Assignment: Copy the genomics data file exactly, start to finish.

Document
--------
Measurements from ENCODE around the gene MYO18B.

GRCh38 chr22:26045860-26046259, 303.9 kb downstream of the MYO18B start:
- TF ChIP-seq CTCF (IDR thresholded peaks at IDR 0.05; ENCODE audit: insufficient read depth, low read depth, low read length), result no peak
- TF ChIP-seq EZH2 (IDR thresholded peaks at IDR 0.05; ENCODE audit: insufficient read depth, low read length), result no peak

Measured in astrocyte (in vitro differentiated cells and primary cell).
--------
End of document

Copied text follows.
Measurements from ENCODE around the gene MYO18B.

GRCh38 chr22:26045860-26046259, 303.9 kb downstream of the MYO18B start:
- TF ChIP-seq CTCF (IDR thresholded peaks at IDR 0.05; ENCODE audit: insufficient read depth, low read depth, low read length), result no peak
- TF ChIP-seq EZH2 (IDR thresholded peaks at IDR 0.05; ENCODE audit: insufficient read depth, low read length), result no peak

Measured in astrocyte (in vitro differentiated cells and primary cell).